Report: In Herzog Deal, PM Was Ready to Accept Saudi Peace Plan

Opposition leader Isaac Herzog holding a press conference at the Zionist Camp headquarters in Tel Aviv on Wednesday night. (Flash90)
Opposition leader Yitzchak Herzog holding a press conference at the Zionist Camp headquarters in Tel Aviv on Wednesday night. (Flash90)

Had a deal been made between the government and Zionist Camp for the latter’s entry into the government, Prime Minister Binyamin Netanyahu would have committed himself to seriously consider the Middle East peace plan pushed by the Saudis, according to the prospective coalition agreement between Netanyahu and Yitzchak Herzog. Portions of the now-shelved plan were broadcast on Channel Two Motzoei Shabbos.

According to the agreement, “Israel will positively consider the concept of regional reconciliation and specific elements of the Arab peace plan.” That peace plan includes a major Israeli withdrawal from Yehudah and Shomron, the establishment of East Jerusalem as the capital of a Palestinian state, and an “agreed upon solution” for the return of descendants of Arabs who fled Israel in 1948 at the establishment of the state. In return, the plan calls for the Palestinians to drop further claims, and a normalization of relations between Israel and Arab countries.

In a weekend speech, Herzog said that had he successfully joined the coalition, “it would the first time that an Israeli government would be willing to discuss elements of this plan, and the first time that discussions would be opened with Arab countries on the initiative. This would certainly have changed the face of the region.”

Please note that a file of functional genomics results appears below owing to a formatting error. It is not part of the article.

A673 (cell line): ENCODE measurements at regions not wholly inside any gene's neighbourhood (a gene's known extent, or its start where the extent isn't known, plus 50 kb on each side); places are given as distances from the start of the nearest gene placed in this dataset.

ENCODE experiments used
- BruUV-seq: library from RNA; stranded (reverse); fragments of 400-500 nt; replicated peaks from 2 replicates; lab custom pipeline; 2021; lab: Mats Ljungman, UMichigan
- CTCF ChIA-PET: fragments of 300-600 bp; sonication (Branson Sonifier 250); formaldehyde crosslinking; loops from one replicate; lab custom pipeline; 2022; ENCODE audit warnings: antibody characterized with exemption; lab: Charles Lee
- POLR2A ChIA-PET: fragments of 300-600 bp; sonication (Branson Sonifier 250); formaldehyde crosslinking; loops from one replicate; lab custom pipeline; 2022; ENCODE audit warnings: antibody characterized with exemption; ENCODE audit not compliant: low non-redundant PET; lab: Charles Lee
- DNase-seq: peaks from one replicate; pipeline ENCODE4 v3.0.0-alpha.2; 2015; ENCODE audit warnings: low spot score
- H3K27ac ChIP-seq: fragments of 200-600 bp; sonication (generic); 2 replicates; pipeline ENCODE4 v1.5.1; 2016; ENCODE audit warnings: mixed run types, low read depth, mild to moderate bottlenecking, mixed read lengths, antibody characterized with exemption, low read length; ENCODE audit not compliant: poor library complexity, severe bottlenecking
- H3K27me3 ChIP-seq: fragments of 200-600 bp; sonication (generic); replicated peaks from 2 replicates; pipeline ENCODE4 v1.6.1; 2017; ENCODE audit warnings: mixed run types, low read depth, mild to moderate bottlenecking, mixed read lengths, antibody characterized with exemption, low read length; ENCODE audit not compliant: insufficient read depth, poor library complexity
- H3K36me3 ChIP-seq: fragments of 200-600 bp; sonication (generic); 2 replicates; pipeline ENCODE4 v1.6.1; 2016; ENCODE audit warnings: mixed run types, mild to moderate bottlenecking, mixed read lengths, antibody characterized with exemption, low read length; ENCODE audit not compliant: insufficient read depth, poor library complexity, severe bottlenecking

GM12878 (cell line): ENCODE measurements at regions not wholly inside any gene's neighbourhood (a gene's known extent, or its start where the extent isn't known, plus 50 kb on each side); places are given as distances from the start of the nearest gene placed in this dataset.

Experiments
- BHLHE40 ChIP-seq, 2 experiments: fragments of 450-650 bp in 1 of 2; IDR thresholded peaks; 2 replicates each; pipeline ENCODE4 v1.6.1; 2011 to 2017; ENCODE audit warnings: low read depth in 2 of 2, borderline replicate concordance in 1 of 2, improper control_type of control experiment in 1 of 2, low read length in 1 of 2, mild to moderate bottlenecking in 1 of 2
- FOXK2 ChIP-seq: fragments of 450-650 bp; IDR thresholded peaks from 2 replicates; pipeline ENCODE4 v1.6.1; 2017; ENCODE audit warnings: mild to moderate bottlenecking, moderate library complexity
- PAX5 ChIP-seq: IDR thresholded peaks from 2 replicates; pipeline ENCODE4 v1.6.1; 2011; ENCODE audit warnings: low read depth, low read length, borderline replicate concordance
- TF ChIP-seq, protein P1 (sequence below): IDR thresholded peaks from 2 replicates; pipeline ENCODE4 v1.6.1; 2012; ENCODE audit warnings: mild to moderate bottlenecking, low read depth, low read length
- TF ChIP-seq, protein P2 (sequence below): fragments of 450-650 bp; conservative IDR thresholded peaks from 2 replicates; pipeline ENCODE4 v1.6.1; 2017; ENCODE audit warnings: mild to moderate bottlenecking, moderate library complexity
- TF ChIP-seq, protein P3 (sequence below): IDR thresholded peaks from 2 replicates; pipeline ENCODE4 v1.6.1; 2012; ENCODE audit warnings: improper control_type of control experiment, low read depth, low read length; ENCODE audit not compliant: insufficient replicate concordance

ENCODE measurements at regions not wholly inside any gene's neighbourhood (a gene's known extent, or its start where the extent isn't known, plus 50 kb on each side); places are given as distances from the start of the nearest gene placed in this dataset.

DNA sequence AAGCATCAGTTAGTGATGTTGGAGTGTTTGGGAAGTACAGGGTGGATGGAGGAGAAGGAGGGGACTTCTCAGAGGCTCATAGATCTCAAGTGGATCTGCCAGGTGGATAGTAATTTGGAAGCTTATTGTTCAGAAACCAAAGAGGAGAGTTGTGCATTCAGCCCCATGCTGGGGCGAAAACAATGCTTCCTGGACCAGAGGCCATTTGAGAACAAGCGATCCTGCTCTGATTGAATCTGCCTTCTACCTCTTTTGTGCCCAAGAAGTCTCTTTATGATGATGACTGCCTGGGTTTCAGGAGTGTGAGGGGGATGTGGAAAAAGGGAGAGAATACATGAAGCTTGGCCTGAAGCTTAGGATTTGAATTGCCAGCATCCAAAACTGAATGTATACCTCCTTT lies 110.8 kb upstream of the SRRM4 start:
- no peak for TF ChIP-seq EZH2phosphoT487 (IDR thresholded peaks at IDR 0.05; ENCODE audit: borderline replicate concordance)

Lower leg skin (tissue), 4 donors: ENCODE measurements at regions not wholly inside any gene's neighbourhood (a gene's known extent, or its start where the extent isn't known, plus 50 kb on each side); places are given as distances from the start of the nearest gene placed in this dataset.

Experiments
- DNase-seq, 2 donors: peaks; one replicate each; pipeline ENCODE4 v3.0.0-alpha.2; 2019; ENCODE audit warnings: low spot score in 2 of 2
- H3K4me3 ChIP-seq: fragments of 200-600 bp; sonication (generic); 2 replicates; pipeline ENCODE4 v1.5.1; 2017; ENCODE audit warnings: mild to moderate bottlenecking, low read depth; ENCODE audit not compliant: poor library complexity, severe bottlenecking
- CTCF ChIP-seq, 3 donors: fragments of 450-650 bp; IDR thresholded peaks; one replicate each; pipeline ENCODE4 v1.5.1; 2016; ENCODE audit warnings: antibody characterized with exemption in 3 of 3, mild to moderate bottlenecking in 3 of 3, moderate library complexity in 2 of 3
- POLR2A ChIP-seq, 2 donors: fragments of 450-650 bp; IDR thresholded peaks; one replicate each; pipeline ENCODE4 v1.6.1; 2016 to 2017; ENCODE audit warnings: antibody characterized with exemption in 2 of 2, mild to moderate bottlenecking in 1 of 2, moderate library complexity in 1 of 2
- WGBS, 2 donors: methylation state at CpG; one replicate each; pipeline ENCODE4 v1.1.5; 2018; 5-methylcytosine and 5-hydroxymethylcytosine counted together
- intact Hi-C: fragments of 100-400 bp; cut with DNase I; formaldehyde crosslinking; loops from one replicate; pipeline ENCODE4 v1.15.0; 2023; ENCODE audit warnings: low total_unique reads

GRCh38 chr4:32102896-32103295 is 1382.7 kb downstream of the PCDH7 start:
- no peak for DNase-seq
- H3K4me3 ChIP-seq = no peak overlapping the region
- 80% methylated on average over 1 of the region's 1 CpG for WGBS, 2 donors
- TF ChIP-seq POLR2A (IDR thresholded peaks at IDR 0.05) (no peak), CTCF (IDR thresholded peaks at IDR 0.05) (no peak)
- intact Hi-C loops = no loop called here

The agreement also proves that he did not, as fellow party MKs accused him, come “crawling with my tail between my legs into the government,” said Herzog, referring to Shelly Yechimovich, an arch-opponent of entry into the government who made just that accusation. “Little by little the truth is emerging – that I would have achieved for Zionist Camp getting the Defense and Foreign Ministries, and gotten a veto on construction in Yehudah and Shomron, a veto on the nutty legislation that the government is planning that threatens democracy in Israel, and a major diplomatic move. I did not crawl and I was not put to shame. If I had crawled I would have been Foreign Minister a long time ago.”